Monday, May 5, 2008
There Is No Place Like Home!!
Often when we move to a new city or country it can help us undergo transformative change.
The best way to promote growth and healing is to take a trip, to go in search of adventure. Travel through space, whether by land, sea, air or mind is the universal metaphor for change. The hero’s journey creates new futures. New patterns and possibilities emerge. Many cherished beliefs come into question. New strengths, insights and talents unfold. When the journey is over, and you return to where you began, you are faced with new beginnings. You are at a turning point, a place where new paths make themselves known. If the journey is successful, you return a changed person, a hero in your own eyes. - Jeffery Kottler
The most long lasting changes start with simple gestures that make vital contributions to the whole. The small and subtle acts that you perform in your life may effect the most long lasting changes. Living in a new environment sometimes means that a lot of small and subtle acts will be different due to new circumstances.
The most fundamental skill of the creative person is the ability to constantly re-vision the world. Everything is subject to reconstruction and renewal. The “re” factor is the basis of resurrecting, reshaping, regenerating, reviving, and rejuvenating. Creative persons live in a state of constant search and exploration. - Shaun McNiff
Change helps us be in the here and now. Until it becomes familiar there is a freshness, newness in the way we perceive others and ourselves.
Living in the Here and Now:
1. Be present.
2. You can choose your attitude in any set of circumstances.
3. Wherever you go, there you are.
4. Being alive is being in a state of constant search and exploration.
5. Trust the process.
6. Change is an integral, continual process that unfolds throughout your life.
7. Everything is always changing embrace impermanence.
8. Transformation of consciousness is a continuous process.
Iyanla Vanzant expresses the challenge of change in the following quote:
“Often, when you are on the spiritual path, there is a war that goes on between the person that you once were and the person that you are becoming. Some call it “thought patterns.” Others call it “habit.” My experience was that there were two distinct personalities needing to be integrated. The old you, the one who helped you survive, the one that was there for you in the rough times, is going to fight to stay alive. The old you, knows your secrets and your history. The old you, knows your defense mechanisms, what you will do when your buttons get pushed, and exactly where your weaknesses lie. The old you, knows what works for you and is terrified by the thought of trying something new. The old you is comfortable with the way things were and are. The old you, wants to stay in control. The old you has home-court advantage.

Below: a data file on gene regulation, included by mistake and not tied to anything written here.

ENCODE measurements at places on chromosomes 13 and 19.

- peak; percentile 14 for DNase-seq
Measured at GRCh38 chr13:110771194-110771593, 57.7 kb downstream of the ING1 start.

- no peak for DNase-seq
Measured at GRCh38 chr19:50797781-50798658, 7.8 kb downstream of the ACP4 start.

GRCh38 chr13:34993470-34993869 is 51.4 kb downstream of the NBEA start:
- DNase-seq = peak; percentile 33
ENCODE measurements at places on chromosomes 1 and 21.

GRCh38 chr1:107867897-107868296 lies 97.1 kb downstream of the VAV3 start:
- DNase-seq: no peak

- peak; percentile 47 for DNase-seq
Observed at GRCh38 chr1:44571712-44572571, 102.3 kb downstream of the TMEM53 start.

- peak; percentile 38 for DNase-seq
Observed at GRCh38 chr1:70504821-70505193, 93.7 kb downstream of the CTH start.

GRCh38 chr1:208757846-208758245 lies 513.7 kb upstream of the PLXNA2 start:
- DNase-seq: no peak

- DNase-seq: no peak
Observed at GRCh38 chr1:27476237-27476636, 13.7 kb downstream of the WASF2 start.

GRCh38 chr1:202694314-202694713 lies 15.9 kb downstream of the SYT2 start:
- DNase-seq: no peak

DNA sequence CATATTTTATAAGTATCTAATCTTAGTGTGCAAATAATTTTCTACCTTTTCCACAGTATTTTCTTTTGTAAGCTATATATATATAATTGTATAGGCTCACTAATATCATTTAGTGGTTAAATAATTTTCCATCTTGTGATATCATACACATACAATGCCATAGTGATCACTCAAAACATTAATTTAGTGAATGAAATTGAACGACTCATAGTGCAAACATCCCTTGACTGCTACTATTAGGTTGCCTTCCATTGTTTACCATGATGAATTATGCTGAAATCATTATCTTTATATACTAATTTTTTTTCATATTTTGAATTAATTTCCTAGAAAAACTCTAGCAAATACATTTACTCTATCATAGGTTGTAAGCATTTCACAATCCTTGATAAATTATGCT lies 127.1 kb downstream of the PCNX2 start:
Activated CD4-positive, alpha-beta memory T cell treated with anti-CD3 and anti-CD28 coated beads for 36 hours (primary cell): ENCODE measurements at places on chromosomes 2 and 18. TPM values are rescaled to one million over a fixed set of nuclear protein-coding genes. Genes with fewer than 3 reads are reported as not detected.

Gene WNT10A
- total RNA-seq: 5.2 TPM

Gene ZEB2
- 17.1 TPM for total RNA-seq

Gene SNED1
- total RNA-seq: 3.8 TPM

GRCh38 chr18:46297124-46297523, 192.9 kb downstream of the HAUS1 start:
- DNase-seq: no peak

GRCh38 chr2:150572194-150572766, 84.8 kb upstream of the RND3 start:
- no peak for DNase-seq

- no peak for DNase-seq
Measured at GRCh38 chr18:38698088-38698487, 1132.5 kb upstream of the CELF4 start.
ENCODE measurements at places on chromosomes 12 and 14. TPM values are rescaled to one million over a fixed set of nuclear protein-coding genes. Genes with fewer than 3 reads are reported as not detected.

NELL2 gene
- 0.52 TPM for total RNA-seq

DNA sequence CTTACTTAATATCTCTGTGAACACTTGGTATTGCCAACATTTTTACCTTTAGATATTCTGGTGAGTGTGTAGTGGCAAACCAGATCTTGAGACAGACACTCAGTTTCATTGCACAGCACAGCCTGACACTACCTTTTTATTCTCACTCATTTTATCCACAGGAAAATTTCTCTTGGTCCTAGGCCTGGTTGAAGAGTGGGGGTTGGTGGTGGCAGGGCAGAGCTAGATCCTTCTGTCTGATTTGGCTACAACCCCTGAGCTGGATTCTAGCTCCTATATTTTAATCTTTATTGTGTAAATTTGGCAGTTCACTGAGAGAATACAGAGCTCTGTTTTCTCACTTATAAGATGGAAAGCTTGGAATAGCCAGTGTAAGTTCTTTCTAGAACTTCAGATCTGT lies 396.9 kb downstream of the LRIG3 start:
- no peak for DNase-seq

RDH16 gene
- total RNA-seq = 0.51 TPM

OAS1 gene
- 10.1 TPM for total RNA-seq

The new you, the spiritually conscious, spiritually grounded you, is fumbling around trying to figure out what works now. It is the part of you that has yet to be proven. You may believe strongly, you may want deeply to change, and for your new identity to emerge. But the new you, is not quite sure it will work. It is there, in the glimmer of doubt, that the old you, goes to work. It nags at you. It challenges you. It is called self-doubt and lame excuses. The new you views problems as challenges, knowing that with every problem comes the solution, the way out. The new you is willing the confront challenges and wants to do so in a spirituality grounded way. When, however, the new you, is backed up to a wall, it will, out of habit, borrow from the old you. The instant the borrowing occurs, the new you, is rendered dead, even if it is only for a moment. The challenge is that when the new you is brought back into focus, there is a probably a pile of old-you crap that needs to be cleaned up. I learned the hard way that you must be disciplined, vigilant, and obedient about the practices that will build your spiritual muscles and put the old you to rest.”
What is so fearful about this situation that you have started to act like the “old you”?
What does the “new you” want?
What old issue needs to be faced?
We were meant to move. Our ancestors were wanderers, hunters,, and gatherers. They followed herds and water. They relocated themselves continuously, depending on the weather and seasons. Our very survival once depended on our mobility. On every continent, tribal communities traveled to where the best opportunities lay-they moved or they died. To this day, we carry this legacy within our genes, programmed over millennial.
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